DAERA Minister Edwin Poots and his Dublin counterpart, DAFM Minister Charlie McConalogue, visited Meenbog, Ballybofey, to see for themselves the devastation caused recently by a peat slide that has polluted both the Mourne Beg and Derg rivers.
The developer of a wind farm under construction at the site has suspended all works with the exception of those that relate to mitigating the impact of the bog slide and reducing the risk of further slides.
Mr Poots also visited the Corgary Trout Farm, which has been seriously impacted by the pollution incident and continues to experience ongoing losses as the water is still heavily contaminated with peaty sediments.
Speaking after the visit, Mr Poots said: “The scale of the damage is shocking, the devastation caused by the peat slide to the local river systems is very serious and there is substantial ongoing damage inflicted on the Corgary Trout Farm.
“It is clear that this peat slide has had an immediate impact on fish and the ecosystems upon which they rely but until conditions permit, it is not possible to quantify that impact.
“Our immediate priority is to try to prevent any further slippage or pollution entering the waterways.
“There has been a large-scale, cross-border and multi-agency reaction to this incident and I am encouraged that all agencies involved are moving at pace to limit the risk of further damage, and will then be working together on restorative actions to remediate the affected rivers and the wider ecosystems.”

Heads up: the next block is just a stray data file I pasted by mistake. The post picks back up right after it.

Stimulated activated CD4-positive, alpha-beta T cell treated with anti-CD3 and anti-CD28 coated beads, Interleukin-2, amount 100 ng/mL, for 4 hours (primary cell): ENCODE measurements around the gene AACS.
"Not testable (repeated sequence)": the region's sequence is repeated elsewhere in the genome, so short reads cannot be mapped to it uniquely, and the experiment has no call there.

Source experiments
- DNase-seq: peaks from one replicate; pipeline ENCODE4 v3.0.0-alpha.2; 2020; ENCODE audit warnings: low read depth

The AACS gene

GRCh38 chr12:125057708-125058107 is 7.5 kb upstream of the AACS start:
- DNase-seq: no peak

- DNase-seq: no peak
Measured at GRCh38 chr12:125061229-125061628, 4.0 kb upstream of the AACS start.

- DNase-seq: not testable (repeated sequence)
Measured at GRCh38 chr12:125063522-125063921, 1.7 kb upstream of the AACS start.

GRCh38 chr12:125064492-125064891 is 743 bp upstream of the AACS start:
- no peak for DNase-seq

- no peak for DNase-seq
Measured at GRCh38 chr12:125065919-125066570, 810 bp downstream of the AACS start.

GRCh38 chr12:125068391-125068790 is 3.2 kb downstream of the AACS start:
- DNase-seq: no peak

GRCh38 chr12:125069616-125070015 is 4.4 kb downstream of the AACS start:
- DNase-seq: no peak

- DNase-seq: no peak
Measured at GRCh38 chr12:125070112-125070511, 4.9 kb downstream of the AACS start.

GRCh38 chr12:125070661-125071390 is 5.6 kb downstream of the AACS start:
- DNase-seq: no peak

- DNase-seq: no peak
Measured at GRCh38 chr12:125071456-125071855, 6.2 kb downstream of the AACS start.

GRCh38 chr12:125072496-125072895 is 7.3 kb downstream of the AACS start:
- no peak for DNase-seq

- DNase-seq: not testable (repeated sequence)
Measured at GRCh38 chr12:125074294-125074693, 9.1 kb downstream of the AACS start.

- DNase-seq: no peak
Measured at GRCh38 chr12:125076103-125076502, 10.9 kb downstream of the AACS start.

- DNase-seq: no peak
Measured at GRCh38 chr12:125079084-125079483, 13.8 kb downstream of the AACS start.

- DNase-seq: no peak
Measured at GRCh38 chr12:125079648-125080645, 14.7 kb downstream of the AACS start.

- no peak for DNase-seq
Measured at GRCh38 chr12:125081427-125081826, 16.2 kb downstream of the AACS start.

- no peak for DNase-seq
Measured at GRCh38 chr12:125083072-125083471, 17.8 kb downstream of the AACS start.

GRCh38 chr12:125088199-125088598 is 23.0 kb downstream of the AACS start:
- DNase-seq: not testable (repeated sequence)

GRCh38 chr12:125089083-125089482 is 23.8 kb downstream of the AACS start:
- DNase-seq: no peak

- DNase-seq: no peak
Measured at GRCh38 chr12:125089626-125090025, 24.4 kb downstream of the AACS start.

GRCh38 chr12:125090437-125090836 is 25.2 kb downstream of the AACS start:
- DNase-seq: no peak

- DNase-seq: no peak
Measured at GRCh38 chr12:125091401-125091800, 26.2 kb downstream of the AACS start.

A cross-border multi-agency group has been set up to investigate the slippage and address the resulting significant and ongoing pollution that is impacting the Mourne Beg and Derg Rivers.
Representatives from the Loughs Agency, Northern Ireland Environment Agency, National Parks and Wildlife Service, the Environmental Protection Agency, Donegal County Council and Derry City and Strabane District Council met for the second time on Thursday, November 19, and will continue to meet to keep the situation under review and further co-ordinate the response.
Mr McConalogue commented: “This has been a really worthwhile joint visit with Minister Poots, which has allowed us both to see the damage on the ground for ourselves and to hear about the steps being undertaken by the windfarm developer to prevent further pollution.
“I was also pleased to see the speed with which the cross-border multi-agency group was established in response to this incident and it was helpful to get a briefing from them on the work they are doing collaboratively to support efforts to mitigate against any further pollution.”
The rivers Mourne Beg and Derg form part of a large river system flowing into the River Foyle and then Lough Foyle.
This river system is important not only for species it contains and supports, notably Atlantic salmon, species of Lamprey and Otter, but also because of the range of river and associated habitats, such as woodland.
The system is protected as an Area of Special Scientific Interest (ASSI) and also is recognised internationally as a Special Area of Conservation (SAC).